Sunday should be a much better day than Saturday.

A cold front has pushed all remnant energy out to sea overnight, and we are once again under the influence of high pressure.

This means mostly dry skies with a pleasant feel and possibly even a cool northwesterly breeze.

Through about Tuesday, we should have a hint of early fall taste. The coastal ocean temperatures will remain in the mid-70s, which will buffer the immediate coast from getting too cool.

Inland areas, especially the Pine Barrens, could dip to the 50s/lower 60s the next few overnights. Afternoon high temperatures, however, should still reach their near-average upper 70s/lower 80s.

The biggest difference in feel will be the temporary reduction of humidity from cooler west-northwest flow. A chance of isolated showers and thunderstorms is small.

High pressure will slide into the ocean and provide a southerly return flow for Wednesday through about Thursday.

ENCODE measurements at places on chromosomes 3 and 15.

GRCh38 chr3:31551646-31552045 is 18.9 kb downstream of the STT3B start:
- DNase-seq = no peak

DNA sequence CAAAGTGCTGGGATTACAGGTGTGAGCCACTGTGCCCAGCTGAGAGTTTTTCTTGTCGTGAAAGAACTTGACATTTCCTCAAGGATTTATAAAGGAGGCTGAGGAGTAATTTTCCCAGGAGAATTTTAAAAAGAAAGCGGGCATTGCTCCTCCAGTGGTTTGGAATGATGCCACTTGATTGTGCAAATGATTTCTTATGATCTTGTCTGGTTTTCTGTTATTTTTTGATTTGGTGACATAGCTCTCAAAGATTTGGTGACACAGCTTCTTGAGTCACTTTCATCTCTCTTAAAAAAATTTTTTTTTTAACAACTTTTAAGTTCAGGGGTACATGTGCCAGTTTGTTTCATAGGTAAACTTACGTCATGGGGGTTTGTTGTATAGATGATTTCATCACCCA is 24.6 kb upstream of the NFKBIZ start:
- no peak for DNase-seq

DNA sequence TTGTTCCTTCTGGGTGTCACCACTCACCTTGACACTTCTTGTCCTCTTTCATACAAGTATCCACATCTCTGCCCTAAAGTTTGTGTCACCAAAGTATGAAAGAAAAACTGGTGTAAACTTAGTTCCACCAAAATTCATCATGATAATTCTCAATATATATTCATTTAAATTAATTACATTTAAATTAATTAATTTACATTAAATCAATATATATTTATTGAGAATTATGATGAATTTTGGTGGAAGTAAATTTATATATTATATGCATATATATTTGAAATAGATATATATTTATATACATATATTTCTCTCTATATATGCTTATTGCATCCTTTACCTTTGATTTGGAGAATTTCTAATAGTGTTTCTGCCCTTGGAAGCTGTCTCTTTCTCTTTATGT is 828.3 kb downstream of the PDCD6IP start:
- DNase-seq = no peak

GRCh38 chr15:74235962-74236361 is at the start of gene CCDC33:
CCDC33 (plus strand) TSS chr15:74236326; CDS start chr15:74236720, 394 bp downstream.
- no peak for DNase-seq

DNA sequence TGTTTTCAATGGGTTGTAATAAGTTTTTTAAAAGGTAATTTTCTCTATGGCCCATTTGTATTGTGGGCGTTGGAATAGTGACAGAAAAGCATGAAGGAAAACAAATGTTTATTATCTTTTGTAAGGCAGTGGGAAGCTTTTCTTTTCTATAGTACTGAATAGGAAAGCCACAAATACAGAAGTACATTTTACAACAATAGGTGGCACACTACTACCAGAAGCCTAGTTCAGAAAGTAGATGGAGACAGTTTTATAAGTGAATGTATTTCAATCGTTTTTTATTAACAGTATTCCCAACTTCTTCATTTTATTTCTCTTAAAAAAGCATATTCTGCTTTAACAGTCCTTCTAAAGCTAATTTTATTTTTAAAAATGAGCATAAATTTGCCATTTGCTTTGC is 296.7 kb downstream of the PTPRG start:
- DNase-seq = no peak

Another low-pressure system should move through the Great Lakes into southeastern Canada and reinforce the southerly warm-sector flow heading into the weekend.

With that said, Wednesday through at least Saturday looks to feature warmer temperatures and slightly increased humidity.

An early look at next weekend indicates a potential rain system moving through from northwest to southeast. It’s a bit early and far out but would make sense with the potential frontal activity Friday into Saturday. I’ll watch this in the next few days.

Invest 99L continues to project a track well offshore. Upper-level atmospheric steering currents, primarily the Bermuda High and the frontal boundary that just moved offshore, will keep Invest 99L offshore.

Despite the out-to-sea miss, the National Hurricane Center is giving Invest 99L a moderate-to-high chance of tropical development as it passes between the East Coast and Bermuda.

While New Jersey is not expected to see direct tropical impact from whatever becomes of Invest 99L, beachgoers should beware of strong rip currents. Listen to lifeguards, and pay attention to beach flag colors. Unfortunately, the ocean has already claimed a few lives this year.

Marine conditions indicate continued southeast swell of 2 to 4 feet with ocean temperatures in the mid-70s.

A super-early look at the Aug. 21 solar eclipse forecast indicates partly sunny conditions. Get it? In all-seriousness it’s still a bit outside of forecast.

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